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About SickKids

May 24, 2006

Multi-centre clinical trial finds two vastly different surgical procedures produce same results in infants with intestinal disorder

TORONTO – A minimally-invasive technique pioneered at The Hospital for Sick Children (SickKids) has proven to be as effective as surgery for treating premature infants with a severe intestinal disease, necrotizing enterocolitis, according to a study published in the May 25 issue of The New England Journal of Medicine.

The technique, called peritoneal drainage, involves placing a small drain under local anesthesia at the infant’s bedside, providing an alternative to undergoing a large procedure in the operating room. The peritoneal drainage technique was developed at SickKids in the early 1970s and has since been the preferred method of treatment at SickKids for premature infants weighing less than two pounds who have necrotizing enterocolitis.

“Rather than going to the operating room and performing what can be a big operation in a high risk, tiny, premature baby, we are able to treat the infant at the bedside with minimal disruption,” said Dr. Jacob Langer, chief of General Surgery at SickKids and professor at the University of Toronto. “Results from the clinical trial show that the technique first developed at SickKids and now used all over the world, is as effective as a large operation, with equally successful outcomes for the patient.”

Necrotizing enterocolitis (NEC) is a severe inflammatory disease of the intestine afflicting one infant out of every 2000 births and five to 10 per cent of premature infants weighing less than two pounds in Canada each year. In its most severe form, NEC results in perforation of part of the intestine, a condition with a high mortality rate.

For more than 25 years surgeons have used two radically different operations for these babies. The first and more aggressive, laparotomy and bowel resection, involves a large abdominal incision with removal of all of the affected intestine and creation of a stoma, which means bringing the end of the intestine through the abdomen to drain into a bag. The alternative option, peritoneal drainage, involves making a quarter of an inch incision in the lower abdomen and placing a small drain allowing egress of stool and pus from the abdomen without removing any intestine.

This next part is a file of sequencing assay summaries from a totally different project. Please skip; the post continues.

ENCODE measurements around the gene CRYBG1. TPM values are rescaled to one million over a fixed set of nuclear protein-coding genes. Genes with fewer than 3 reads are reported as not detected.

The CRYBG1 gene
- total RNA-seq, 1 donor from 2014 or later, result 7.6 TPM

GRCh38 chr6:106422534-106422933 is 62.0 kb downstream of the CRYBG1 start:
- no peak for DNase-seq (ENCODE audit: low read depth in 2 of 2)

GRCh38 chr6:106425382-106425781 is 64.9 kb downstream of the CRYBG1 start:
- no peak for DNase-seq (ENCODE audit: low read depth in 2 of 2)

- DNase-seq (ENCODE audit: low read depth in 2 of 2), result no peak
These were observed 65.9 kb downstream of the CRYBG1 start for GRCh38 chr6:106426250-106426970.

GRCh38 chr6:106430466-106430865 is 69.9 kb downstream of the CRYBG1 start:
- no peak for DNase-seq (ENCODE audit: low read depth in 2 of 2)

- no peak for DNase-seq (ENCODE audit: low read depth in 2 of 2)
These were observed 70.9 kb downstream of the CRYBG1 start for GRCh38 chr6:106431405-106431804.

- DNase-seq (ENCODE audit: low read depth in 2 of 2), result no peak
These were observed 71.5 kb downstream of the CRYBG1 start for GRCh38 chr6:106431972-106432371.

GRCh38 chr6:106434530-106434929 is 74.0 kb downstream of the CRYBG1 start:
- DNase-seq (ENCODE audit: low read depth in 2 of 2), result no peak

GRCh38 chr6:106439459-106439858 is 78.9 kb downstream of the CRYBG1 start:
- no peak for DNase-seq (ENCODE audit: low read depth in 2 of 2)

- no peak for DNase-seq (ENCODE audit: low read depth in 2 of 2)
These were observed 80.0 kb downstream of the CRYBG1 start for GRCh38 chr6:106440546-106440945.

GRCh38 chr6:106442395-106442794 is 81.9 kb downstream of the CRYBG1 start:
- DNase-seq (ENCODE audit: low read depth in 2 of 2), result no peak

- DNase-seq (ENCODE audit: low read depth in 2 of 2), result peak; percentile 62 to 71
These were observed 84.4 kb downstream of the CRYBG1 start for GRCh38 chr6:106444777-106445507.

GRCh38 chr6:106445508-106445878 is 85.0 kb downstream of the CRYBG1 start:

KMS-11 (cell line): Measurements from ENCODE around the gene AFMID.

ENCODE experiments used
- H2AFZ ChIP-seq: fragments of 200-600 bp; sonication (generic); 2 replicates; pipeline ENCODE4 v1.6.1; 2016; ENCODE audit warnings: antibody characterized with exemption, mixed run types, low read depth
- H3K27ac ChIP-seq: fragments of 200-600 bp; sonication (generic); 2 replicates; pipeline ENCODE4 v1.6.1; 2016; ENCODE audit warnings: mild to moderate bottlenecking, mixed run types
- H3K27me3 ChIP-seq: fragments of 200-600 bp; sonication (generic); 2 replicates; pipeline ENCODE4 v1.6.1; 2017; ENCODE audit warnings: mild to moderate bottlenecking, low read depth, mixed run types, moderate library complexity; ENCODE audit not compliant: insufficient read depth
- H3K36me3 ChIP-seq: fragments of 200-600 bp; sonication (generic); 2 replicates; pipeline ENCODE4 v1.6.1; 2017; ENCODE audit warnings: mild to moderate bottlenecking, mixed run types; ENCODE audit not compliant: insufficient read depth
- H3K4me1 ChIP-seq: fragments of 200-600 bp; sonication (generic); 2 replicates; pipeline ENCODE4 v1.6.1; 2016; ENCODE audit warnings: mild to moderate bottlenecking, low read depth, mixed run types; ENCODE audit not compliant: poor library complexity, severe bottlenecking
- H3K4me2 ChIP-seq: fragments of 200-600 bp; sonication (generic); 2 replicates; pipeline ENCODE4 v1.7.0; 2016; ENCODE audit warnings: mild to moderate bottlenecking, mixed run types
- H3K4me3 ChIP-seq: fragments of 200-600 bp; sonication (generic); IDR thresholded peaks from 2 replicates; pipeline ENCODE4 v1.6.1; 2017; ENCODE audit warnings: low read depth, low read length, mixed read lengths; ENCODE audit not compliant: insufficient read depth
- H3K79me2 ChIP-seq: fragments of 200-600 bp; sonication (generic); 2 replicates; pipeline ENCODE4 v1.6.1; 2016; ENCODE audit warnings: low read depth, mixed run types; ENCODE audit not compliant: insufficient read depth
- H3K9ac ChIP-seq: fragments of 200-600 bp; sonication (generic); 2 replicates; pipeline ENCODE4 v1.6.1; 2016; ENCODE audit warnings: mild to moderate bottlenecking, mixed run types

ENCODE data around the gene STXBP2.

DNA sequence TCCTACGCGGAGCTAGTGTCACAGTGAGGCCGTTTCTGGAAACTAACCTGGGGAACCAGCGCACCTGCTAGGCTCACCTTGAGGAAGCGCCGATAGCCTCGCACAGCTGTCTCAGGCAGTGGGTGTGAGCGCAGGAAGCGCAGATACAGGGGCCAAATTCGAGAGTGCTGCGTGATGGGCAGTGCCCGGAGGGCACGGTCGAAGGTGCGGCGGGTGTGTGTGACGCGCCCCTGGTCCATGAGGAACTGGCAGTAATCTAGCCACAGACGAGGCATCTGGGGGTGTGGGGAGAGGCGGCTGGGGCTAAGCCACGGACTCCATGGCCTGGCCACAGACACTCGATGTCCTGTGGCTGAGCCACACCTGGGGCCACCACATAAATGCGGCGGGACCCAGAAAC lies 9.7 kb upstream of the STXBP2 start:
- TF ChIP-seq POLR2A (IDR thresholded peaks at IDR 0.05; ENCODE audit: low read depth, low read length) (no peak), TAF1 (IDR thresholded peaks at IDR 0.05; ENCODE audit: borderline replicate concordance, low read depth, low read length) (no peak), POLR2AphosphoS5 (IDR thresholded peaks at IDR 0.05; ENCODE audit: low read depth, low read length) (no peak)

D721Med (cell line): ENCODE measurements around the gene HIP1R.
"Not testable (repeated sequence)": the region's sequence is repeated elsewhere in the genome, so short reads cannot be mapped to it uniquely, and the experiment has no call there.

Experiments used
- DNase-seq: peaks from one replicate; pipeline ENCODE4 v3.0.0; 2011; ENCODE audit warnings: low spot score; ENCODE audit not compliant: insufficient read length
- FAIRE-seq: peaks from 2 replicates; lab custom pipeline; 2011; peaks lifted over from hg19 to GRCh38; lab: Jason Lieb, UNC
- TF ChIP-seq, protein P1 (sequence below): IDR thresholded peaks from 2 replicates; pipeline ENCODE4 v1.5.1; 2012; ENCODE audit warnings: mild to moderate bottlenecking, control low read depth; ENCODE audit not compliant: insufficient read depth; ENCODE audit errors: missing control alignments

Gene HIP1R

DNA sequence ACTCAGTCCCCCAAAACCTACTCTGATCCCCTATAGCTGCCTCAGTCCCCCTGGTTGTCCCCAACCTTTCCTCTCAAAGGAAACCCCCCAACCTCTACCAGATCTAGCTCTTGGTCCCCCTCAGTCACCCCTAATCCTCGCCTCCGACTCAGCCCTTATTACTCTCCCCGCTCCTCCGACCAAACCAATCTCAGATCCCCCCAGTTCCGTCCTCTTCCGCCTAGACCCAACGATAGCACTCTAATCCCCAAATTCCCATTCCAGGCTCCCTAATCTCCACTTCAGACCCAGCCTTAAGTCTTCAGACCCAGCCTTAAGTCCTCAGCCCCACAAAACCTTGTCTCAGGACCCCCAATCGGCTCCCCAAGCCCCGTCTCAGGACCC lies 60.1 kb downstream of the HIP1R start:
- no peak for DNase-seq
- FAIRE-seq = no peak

The multi-centre clinical trial led by Yale School of Medicine included 117 premature infants at 15 paediatric academic medical centers from the United States, as well as SickKids. When a baby developed perforated NEC at a study site, parents were counseled by the operating surgeons and offered enrollment into the trial. If they agreed, the operation their child received was assigned randomly.

“The study found that patient survival and other major outcomes for the two drastically different operations were virtually identical,” said lead author Dr. Larry Moss, chief of pediatric surgery in the Department of Surgery at Yale School of Medicine. “After 30 years of debate over which procedure is best, the first true scientific experiment addressing this question suggests that the method of the surgery may not be the important aspect of treatment.”

The Hospital for Sick Children (SickKids), affiliated with the University of Toronto, is Canada’s most research-intensive hospital and the largest centre dedicated to improving children’s health in the country. As innovators in child health, SickKids improves the health of children by integrating care, research and teaching. Our mission is to provide the best in complex and specialized care by creating scientific and clinical advancements, sharing our knowledge and expertise and championing the development of an accessible, comprehensive and sustainable child health system. For more information, please visit www.sickkids.ca. SickKids is committed to healthier children for a better world.

For more information, please contact:

Media Contact
Public Affairs
The Hospital for Sick Children
Phone: 416-813-6380
Fax: 416-813-5328